Marijuana In Africa Is Like The Gold Rush For America In The 1800s

Because in a nation known for minerals, a controversial crop is on the rise. Marijuana In Africa Is Like The Gold Rush For America In The 1800s

Before he started growing weed, Congolese planter Koti spent his days digging holes and tunnels, mining for morsels of gold. He would smoke weed — or bangi as he calls it — to overcome his fear of the darkness that he faced underground.

As a teen, he saw a tunnel collapse, trapping five fellow miners — only one was rescued. “It’s dangerous,” says Koti, of the illegal minerals trade that many eastern Congolese families depend on. “People were dying.”

The tragedy frightened him, but with no other source of income, he was back at the mine the next day. Then, in 2007, a foreign mining company kicked Koti and the other small-time miners off the land. With no other job, he bought cannabis seeds from a neighbor, planted them and, six months later, harvested a crop of cannabis that measured in the kilos. “I had no other job,” says Koti, who asked that his real name be withheld out of fear of authorities. “So I decided to start growing marijuana.”

The Democratic Republic of Congo, Africa’s second-largest nation by area, is known for nefarious trade in copper, coltan, cobalt, tin and other minerals. But now, tens of thousands of Congolese like Koti are setting their sights on a different sort of illegal resource: cannabis. The United Nations estimates that Africa produces 10,500 metric tons of cannabis — a fourth of all the marijuana in the world. Between 27 million and 53 million Africans use the drug, making up about one-fourth of all weed users worldwide. Congo, some narcotics experts believe, may produce more cannabis than almost any other African nation except South Africa.

Marijuana farming is illegal in Congo, where the rarity of record keeping, especially in remote regions like rural South Kivu province, makes it hard to chart the exact moment when the crop’s popularity exploded. But research by University of California, Berkeley visiting professor of geography Ann Laudati suggests 60 percent of famers in parts of eastern Congo’s Kivu — and 90 percent in some locations — grow at least some cannabis. “Everyone but the priests,” is how one Congolese village priest described the prevalence of marijuana farming to Laudati.

“It’s like the gold rush in America in the 1800s,” says Laudati of the excitement of some who have set their hopes on growing cannabis.

The appeal isn’t surprising. A resilient plant, cannabis can yield multiple harvests a year, beginning six months after sowing, says Laudati. And it needs little labor beyond harvesting and drying. It offers men like Koti the chance to stay at home rather than set off to the mines, keeping families together. And unlike minerals, which are hard to come by and in limited supply, cannabis is a renewable resource. “Many people smoke it, because it gives them work strength,” says Koti. “And many more people are using it than in the past.”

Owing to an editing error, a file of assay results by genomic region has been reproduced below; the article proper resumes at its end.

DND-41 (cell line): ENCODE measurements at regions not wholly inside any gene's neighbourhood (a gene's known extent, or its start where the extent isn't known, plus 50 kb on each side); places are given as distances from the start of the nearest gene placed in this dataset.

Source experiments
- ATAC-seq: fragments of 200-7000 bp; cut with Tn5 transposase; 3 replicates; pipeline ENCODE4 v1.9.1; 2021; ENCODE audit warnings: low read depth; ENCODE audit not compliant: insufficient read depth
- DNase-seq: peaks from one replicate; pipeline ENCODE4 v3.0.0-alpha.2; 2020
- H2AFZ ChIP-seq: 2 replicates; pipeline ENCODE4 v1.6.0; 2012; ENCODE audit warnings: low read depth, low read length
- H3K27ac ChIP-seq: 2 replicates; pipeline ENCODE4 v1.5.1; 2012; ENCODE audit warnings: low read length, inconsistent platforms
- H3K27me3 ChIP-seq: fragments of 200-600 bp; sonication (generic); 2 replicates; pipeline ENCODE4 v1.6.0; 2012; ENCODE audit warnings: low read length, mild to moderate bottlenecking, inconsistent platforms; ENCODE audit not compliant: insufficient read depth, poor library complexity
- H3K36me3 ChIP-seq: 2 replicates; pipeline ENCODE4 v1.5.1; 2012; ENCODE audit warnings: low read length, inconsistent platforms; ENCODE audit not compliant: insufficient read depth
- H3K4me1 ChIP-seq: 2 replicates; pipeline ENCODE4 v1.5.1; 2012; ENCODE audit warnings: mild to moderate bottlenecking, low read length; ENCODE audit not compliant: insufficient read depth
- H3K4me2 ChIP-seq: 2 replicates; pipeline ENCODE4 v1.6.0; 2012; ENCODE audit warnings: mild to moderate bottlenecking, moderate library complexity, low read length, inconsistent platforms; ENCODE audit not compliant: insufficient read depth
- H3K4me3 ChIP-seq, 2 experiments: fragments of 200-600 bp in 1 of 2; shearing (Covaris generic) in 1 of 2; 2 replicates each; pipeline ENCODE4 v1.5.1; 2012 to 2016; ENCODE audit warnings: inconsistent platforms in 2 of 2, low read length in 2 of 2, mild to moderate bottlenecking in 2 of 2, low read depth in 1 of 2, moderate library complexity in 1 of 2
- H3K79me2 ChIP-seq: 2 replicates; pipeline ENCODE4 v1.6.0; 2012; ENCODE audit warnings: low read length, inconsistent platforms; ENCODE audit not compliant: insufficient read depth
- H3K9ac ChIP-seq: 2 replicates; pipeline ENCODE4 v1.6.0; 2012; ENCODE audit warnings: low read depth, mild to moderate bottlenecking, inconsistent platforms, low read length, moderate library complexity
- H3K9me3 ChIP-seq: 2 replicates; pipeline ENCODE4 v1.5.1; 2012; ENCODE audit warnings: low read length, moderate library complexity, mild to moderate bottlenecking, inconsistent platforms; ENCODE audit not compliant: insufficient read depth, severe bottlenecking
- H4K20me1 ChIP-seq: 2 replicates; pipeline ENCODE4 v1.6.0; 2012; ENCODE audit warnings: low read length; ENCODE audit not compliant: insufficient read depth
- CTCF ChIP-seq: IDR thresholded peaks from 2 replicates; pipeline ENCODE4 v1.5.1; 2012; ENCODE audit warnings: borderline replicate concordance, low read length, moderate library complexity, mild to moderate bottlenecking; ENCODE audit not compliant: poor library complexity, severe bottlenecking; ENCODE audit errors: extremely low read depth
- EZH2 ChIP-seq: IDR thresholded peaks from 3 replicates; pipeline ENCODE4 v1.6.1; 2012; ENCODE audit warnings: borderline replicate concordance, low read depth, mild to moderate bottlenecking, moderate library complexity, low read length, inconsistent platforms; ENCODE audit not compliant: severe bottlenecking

But while cannabis farming comes without the physical fears that accompany mining, it carries its own share of risks, wrapped in politics from across the Atlantic. Decades of U.S. and international pressure are a key reason why cannabis cultivation is illegal in Congo. In 1961, the U.S. voted in favor of the U.N. Single Convention on Narcotic Drugs, which added marijuana to the list of drugs that were banned internationally. The way to solve America’s drug “problem” was by pinching off the global supply, or so the thinking went.

Farmers can’t receive international aid to grow an illegal crop. It also leaves them vulnerable to harassment from corrupt police officials — a threat Koti knows only too well.

Each morning, Koti treks by foot from his home through lush vegetation to the spots where he grows his cannabis, far from any roads or obvious footpaths. He does what he can to prune the plants and weed around them, but ultimately their growth depends upon the rains.

Twice a year, Koti harvests and sells to traders who come to his fields to collect. If it rains little, he winds up with as few as five 100-kilo sacks of cannabis. But when it rains well, he harvests as many as 20. Each sack goes for 150,000 to 200,000 Congolese francs ($96–$128), earning him more than a thousand dollars a year. “I use that money to pay for the school fees for my children,” says Koti, adding that in his village in South Kivu province, “many children study by means of hemp money.”

Since Koti began farming cannabis, his family no longer lives hand to mouth — they eat twice or three times a day where they only ate once earlier. Whereas artisanal mining often requires startup capital — payments to the men who control the mineral-rich land — with marijuana, cultivators just need seeds. Koti estimates 40 to 50 percent of the families in his village now grow cannabis instead of mining or farming other crops. Once harvested and packaged, the plant is distributed and used medicinally throughout Congo. It is smoked by fishermen and hunters to pass time, by artisanal miners to ease their aches and pains, and by Rastafarians in Congo’s bustling capital, Kinshasa. Congolese men and women barter it for food, clothes, solar panels.